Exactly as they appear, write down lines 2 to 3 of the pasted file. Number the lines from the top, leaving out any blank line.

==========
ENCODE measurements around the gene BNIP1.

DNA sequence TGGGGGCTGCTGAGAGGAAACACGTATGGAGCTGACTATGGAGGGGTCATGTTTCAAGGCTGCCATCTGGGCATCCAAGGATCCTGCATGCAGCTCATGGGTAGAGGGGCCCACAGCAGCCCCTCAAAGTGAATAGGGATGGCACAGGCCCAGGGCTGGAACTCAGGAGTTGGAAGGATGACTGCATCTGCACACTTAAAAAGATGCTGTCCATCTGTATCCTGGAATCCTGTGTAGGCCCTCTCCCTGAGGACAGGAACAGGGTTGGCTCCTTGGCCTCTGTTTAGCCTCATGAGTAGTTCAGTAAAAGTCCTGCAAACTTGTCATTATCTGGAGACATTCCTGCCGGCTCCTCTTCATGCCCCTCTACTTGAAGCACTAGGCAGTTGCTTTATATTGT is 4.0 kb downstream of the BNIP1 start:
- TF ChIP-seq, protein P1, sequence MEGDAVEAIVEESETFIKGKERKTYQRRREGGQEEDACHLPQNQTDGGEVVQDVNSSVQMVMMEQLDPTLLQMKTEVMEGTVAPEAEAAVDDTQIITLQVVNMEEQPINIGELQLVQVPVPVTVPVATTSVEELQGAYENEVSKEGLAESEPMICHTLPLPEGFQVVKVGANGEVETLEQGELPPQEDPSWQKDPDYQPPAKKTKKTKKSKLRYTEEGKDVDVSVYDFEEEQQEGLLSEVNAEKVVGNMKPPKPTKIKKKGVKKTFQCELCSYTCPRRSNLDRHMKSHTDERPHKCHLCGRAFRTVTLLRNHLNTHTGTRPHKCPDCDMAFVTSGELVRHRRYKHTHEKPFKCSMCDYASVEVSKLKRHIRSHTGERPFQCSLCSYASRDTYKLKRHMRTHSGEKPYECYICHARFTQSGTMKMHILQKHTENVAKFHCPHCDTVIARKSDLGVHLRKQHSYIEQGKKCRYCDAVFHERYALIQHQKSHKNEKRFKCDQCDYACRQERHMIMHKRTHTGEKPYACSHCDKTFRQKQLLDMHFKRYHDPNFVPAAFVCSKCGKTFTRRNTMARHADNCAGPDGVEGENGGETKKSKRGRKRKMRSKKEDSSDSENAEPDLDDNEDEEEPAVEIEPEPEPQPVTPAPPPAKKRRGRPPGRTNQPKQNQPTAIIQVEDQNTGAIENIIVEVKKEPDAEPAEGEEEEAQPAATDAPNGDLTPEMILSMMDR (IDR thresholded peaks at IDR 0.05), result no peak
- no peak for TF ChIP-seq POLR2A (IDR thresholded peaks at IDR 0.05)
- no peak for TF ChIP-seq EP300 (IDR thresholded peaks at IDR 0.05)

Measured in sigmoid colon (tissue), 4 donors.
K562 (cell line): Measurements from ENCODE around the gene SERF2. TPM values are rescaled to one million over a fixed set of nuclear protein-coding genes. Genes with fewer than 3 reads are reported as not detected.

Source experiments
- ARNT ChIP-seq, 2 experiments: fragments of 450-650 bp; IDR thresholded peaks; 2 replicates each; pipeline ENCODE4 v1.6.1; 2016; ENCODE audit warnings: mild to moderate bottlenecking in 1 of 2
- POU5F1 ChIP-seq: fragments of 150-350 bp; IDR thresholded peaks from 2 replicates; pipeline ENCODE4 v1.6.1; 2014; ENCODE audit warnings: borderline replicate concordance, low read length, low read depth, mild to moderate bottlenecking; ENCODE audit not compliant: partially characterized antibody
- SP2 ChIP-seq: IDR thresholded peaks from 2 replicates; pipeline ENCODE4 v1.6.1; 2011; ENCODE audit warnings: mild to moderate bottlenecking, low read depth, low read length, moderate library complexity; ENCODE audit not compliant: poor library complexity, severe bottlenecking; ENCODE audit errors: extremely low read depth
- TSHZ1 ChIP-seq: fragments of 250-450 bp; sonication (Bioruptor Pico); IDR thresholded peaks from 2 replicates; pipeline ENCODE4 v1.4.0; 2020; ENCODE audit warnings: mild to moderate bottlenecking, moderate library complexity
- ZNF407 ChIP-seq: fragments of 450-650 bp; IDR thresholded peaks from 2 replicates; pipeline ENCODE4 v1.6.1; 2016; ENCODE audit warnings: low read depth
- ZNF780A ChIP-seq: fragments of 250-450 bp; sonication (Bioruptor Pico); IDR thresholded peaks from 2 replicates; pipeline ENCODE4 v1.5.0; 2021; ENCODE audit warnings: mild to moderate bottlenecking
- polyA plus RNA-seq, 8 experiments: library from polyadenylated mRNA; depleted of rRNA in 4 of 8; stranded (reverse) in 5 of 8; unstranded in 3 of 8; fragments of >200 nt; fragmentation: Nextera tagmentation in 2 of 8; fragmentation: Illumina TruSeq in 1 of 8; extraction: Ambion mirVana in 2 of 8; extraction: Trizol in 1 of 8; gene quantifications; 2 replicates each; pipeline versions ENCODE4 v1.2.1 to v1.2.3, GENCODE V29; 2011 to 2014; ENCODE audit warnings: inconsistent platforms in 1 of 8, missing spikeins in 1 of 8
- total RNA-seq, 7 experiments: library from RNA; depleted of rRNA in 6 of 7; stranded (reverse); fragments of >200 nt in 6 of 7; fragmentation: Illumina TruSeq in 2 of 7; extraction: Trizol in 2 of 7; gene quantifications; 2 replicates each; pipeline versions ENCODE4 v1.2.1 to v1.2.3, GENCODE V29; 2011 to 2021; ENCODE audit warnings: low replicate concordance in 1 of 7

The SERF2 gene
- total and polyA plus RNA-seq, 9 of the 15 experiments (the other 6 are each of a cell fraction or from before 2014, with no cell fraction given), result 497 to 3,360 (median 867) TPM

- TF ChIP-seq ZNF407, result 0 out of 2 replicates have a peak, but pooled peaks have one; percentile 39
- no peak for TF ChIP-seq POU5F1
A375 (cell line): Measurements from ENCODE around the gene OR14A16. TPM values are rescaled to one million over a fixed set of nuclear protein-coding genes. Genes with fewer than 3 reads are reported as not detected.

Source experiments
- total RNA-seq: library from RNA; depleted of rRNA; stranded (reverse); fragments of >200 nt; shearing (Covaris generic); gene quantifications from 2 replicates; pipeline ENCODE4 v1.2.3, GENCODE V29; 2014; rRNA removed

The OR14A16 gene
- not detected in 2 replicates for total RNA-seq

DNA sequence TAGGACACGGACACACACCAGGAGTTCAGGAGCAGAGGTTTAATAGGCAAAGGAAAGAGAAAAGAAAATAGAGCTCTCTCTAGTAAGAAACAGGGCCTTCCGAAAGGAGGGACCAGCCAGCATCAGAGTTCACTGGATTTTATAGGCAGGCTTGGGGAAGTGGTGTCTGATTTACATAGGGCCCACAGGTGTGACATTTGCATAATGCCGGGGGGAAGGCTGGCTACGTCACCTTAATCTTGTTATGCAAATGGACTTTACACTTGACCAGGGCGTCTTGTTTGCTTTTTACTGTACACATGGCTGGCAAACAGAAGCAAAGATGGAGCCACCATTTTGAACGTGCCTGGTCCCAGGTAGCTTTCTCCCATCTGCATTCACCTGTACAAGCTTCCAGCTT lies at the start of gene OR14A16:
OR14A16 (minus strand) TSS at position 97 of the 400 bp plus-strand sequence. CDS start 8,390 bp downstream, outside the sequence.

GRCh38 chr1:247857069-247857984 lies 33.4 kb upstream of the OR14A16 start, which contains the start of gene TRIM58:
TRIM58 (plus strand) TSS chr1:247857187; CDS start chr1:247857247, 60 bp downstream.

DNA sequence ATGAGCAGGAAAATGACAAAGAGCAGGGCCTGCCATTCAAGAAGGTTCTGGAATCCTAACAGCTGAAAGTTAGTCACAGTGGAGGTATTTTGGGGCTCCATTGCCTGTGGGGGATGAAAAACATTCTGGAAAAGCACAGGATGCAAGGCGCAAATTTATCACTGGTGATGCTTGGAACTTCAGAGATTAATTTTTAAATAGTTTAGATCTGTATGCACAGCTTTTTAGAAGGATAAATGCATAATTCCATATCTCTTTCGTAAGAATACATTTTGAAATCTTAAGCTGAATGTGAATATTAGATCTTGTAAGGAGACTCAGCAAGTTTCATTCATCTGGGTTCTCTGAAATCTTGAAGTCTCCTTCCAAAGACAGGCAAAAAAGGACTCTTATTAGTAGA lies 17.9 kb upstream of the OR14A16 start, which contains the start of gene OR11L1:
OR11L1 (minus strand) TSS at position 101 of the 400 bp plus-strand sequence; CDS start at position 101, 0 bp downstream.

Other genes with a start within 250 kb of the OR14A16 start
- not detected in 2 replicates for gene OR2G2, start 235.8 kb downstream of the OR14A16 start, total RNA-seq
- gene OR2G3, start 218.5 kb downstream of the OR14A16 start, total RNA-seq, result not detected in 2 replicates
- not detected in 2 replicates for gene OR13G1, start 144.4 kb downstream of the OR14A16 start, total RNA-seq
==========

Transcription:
DNA sequence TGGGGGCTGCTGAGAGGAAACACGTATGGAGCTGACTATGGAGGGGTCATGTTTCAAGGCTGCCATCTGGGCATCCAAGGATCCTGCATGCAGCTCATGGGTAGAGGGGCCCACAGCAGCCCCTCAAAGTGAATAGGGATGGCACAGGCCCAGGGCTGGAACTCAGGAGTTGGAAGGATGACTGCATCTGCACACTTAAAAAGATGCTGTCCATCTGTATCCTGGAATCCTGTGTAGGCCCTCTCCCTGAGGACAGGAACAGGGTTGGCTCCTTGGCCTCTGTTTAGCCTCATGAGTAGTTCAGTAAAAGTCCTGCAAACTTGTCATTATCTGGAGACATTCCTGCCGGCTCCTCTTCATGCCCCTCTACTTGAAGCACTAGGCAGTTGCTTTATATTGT is 4.0 kb downstream of the BNIP1 start:
- TF ChIP-seq, protein P1, sequence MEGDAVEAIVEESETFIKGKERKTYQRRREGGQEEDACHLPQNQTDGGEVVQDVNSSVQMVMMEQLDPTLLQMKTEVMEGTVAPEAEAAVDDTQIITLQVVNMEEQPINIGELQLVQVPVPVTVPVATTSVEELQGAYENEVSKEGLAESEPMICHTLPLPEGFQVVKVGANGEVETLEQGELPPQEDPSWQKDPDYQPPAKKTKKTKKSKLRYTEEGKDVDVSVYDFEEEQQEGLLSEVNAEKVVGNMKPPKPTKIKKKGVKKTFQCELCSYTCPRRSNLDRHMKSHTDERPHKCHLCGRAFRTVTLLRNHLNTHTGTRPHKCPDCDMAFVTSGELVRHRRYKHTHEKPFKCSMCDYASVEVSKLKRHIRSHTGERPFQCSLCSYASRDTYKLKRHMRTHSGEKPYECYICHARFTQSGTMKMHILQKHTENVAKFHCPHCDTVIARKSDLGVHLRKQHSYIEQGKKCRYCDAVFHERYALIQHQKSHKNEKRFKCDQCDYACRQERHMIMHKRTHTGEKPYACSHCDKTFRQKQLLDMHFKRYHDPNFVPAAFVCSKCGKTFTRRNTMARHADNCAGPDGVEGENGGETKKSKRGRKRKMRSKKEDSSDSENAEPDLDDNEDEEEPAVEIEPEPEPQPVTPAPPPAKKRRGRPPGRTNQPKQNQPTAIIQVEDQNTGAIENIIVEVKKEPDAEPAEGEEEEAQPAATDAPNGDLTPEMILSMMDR (IDR thresholded peaks at IDR 0.05), result no peak